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Russian Logistics

by Tyler

A few months ago, Tara's brother Lian jokingly mentioned we should drive across Russia. His idea was in response to a logistical problem we've known about for some time: we don't have the six months it would likely take us to cross Siberia on our bikes. We want to cycle Southeast Asia late this year, hopefully arriving at our final destination of Kuala Lumpur in the first month or two of 2011.

Because we'd prefer to avoid lugging our bicycles in and out of the Trans Siberian Railway's trains, and because we like to travel at our own pace, the idea of driving struck a chord with both of us that is still ringing.

I spent the entire morning, afternoon, and evening alternating between working on programming projects for my clients and trying to figure out how the heck we're going to make it happen. We've dealt with some pretty impressive bureaucracy on this trip, but everyone we've spoken with in the last few months has warned us that buying a car in Russia will easily dwarf everything we've seen yet.

I'd all but given up hope on the idea until Evgeniy, a Moscow native who we just connected with thanks to a friend of mine back home (thanks Tony!), suggested buying a car in an EU country and driving it into Russia. According to Evgeniy, smart Russians buy their cars in Germany.

It is a little convoluted, and may well prove to be financially infeasible, but we're seriously considering it. The rough idea is that we continue riding towards Russia, taking a train at some point to Berlin where we're told it would be very easy to buy a vehicle. Once there, my friend Tony (thanks again, Tony!) has friends and family, one of whom is a car nut who could help us out.

Then, we'd hit the road for Russia! Assuming we can make this work, we'll spend two months going slowly over Russia's terrible roads, fighting break-downs, corrupt police, and giant, bear-eating mosquitoes. Sounds like fun!

Here are some possible vehicle candidates at the moment:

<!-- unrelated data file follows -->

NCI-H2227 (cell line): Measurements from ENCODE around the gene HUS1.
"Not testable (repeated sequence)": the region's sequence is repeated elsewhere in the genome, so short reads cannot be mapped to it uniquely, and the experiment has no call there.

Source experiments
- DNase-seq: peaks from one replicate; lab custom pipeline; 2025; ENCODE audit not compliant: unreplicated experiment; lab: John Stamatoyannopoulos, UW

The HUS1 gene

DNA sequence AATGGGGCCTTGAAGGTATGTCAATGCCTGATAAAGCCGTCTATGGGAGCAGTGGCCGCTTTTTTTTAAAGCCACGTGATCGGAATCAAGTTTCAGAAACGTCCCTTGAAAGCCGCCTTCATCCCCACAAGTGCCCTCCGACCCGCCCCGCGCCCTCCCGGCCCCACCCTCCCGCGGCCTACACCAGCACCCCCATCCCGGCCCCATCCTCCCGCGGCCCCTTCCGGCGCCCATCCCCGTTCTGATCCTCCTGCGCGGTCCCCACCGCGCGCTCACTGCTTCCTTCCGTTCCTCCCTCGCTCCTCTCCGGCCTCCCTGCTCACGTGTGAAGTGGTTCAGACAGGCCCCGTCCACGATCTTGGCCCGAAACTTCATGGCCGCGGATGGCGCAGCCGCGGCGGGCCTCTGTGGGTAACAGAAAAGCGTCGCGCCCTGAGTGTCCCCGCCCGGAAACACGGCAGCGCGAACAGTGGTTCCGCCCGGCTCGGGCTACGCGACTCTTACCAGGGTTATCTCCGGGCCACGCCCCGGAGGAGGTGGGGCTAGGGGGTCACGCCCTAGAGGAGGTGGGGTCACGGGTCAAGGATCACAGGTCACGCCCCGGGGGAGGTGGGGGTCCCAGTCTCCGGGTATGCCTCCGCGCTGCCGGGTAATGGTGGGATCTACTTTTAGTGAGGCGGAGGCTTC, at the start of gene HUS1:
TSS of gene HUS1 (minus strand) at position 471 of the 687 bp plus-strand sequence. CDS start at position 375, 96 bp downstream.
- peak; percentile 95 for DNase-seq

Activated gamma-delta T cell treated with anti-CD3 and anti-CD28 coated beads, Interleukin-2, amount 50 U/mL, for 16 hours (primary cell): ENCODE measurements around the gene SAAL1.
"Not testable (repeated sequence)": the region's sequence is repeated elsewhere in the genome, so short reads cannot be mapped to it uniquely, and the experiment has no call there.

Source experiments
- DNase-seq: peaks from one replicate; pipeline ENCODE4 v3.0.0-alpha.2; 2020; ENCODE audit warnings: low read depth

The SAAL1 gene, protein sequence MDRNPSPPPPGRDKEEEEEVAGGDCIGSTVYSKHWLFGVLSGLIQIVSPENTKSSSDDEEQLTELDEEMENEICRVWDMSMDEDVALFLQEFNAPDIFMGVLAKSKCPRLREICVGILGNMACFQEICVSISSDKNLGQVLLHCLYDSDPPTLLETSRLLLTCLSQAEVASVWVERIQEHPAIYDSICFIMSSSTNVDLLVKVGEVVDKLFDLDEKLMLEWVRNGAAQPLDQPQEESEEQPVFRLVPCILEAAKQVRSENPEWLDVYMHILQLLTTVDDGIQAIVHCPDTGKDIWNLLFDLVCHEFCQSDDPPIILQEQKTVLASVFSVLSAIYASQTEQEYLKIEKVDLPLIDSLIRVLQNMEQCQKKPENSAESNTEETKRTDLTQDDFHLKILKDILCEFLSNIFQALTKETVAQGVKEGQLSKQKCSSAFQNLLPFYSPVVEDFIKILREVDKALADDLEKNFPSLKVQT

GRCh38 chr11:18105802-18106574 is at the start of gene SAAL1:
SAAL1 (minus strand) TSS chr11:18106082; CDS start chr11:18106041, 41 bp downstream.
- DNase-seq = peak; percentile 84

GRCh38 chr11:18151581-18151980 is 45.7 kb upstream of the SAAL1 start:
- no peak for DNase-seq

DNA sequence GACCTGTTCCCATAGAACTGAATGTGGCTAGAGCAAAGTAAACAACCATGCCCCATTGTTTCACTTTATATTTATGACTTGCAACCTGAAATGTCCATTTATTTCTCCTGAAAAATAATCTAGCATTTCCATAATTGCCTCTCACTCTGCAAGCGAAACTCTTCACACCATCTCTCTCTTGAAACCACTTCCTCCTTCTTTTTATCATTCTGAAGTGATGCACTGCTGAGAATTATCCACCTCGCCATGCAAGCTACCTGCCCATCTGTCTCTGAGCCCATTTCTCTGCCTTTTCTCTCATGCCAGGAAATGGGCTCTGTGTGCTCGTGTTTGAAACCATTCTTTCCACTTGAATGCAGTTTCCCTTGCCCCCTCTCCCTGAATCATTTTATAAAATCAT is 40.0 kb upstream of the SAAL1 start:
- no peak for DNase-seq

Lada Niva

Lada Niva

Toyota HiLux

Toyota HiLux

Fiat Panda 4x4

Fiat Panda 4x4

A few feet away, Tara has been journaling up a storm and researching Plan B, cycling portions of Siberia with a few legs on the Trans Siberian Railway to make up time. No matter what we decide to do, we have a challenging adventure before us.


We've just received word from Rob over at The Mongol Rally that the drive from Moscow to Ulaan Baatar is well paved and maintained to a good level. It looks like we could make the crossing in a little econobox if we wanted to.

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I must say option 1 looks like the most adventurous choice- I especially like the sporty pictures of it climbing up on a stump!

I know whatever you end up doing will be an amazing adventure!
Posted by Liz Kelley on May 6th, 2010 at 10:04 AM
I would prefer to ride on my bike and get the Trans-Siberian train to make some legs, because you can take it during the night, where you can sleep in quite confortable beds... And the trains are quite cheap in Russia. The bike cannot go with you, but in the luggage wagon. Try to get some infos.
Posted by Nuno Pragana on May 6th, 2010 at 10:40 AM

We have a few weeks to mull on the idea as we ride north. Also, we just received some great news from the guys over at The Mongol Rally about the road we're intending to take:

The drive from Moscow to Ulaanbaatar is regularly done in less than 9 days. It is well tarmaced and maintained to a good level.

These guys do the drive in little econoboxes every year! Cool.


We're up to speed on the Trans-Siberian railway and the ins-and-outs of taking it with bicycles, but we really don't want to use it! We want to see the countryside at our own pace :)
Posted by Tyler on May 6th, 2010 at 11:05 AM
People all over Europe go to Germany to buy used cars. I spent 6 months as a graduate student in Germany (and I bought a car while there without too much trouble). A fellow graduate student from Serbia told me Serbs go to Germany all the time to buy cars. I subsequently met Swedes who told me they would plan vacations to Germany when they were in the market for a used car. My guess as to the reason for this is that Germans like newer cars, so cars depreciate faster there than in other countries, making them a good buy.
Posted by Quentin on May 6th, 2010 at 8:15 PM
I think, you should buy a russian car. It will be easy to repair it in some distant village, and repair will be cheaper. Really. I am from Russia, i know it ..)
Posted by Anonymous on May 12th, 2010 at 9:58 AM